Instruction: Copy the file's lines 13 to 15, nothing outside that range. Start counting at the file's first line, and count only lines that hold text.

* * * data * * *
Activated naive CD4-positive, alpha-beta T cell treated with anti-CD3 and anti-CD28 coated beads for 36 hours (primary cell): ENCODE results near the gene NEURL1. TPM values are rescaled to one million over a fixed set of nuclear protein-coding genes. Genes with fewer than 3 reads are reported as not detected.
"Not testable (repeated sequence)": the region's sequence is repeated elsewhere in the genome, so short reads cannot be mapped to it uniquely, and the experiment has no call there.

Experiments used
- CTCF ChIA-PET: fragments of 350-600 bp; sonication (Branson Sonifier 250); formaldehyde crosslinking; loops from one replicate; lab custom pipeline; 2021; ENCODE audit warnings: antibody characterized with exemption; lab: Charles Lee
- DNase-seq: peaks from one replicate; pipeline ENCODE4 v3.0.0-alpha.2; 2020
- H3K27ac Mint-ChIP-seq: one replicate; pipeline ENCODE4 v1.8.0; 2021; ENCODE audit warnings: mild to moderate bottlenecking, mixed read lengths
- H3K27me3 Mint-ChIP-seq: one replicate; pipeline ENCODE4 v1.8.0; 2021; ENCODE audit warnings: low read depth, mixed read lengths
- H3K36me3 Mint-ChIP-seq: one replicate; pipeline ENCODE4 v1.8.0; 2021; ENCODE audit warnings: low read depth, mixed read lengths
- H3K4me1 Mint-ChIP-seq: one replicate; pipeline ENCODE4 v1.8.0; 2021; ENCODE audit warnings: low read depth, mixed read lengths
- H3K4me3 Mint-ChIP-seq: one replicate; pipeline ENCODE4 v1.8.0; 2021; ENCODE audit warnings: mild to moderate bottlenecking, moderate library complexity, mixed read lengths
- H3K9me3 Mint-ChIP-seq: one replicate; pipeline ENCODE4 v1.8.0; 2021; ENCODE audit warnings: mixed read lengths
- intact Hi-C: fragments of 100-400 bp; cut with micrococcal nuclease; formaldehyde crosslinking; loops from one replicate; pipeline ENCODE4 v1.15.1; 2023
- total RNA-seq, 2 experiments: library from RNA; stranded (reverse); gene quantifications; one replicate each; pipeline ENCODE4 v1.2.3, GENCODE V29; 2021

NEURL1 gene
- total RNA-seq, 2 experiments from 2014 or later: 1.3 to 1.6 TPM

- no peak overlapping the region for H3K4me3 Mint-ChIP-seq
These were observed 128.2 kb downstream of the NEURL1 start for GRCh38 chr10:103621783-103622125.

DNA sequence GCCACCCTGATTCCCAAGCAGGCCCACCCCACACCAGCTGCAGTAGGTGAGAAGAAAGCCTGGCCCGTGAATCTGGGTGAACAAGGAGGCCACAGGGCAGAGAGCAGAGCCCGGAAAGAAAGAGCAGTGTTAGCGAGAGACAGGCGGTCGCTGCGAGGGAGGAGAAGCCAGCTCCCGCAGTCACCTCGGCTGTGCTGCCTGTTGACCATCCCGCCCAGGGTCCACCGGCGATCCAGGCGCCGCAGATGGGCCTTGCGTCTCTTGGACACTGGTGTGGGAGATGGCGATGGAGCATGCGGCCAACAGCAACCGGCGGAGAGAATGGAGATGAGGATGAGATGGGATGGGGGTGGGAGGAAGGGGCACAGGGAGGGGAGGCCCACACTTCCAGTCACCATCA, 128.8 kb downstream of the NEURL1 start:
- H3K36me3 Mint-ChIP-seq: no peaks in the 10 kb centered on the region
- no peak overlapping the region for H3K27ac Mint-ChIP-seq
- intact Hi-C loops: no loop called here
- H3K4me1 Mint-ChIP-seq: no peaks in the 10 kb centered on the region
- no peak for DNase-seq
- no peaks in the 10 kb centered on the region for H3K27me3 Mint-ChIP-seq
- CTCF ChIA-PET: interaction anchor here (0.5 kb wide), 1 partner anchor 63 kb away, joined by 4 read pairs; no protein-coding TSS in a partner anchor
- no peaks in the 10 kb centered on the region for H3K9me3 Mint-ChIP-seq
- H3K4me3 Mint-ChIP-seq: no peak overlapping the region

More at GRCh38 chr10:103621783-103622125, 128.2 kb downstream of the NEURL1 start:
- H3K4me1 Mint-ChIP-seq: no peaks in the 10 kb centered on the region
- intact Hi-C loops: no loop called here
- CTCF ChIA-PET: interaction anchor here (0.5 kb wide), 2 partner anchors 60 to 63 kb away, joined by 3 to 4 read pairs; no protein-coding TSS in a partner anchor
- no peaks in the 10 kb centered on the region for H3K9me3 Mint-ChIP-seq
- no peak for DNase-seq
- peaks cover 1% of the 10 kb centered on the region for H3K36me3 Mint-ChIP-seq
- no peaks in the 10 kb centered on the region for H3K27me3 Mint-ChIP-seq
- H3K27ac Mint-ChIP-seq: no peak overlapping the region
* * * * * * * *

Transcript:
- total RNA-seq, 2 experiments: library from RNA; stranded (reverse); gene quantifications; one replicate each; pipeline ENCODE4 v1.2.3, GENCODE V29; 2021

NEURL1 gene
- total RNA-seq, 2 experiments from 2014 or later: 1.3 to 1.6 TPM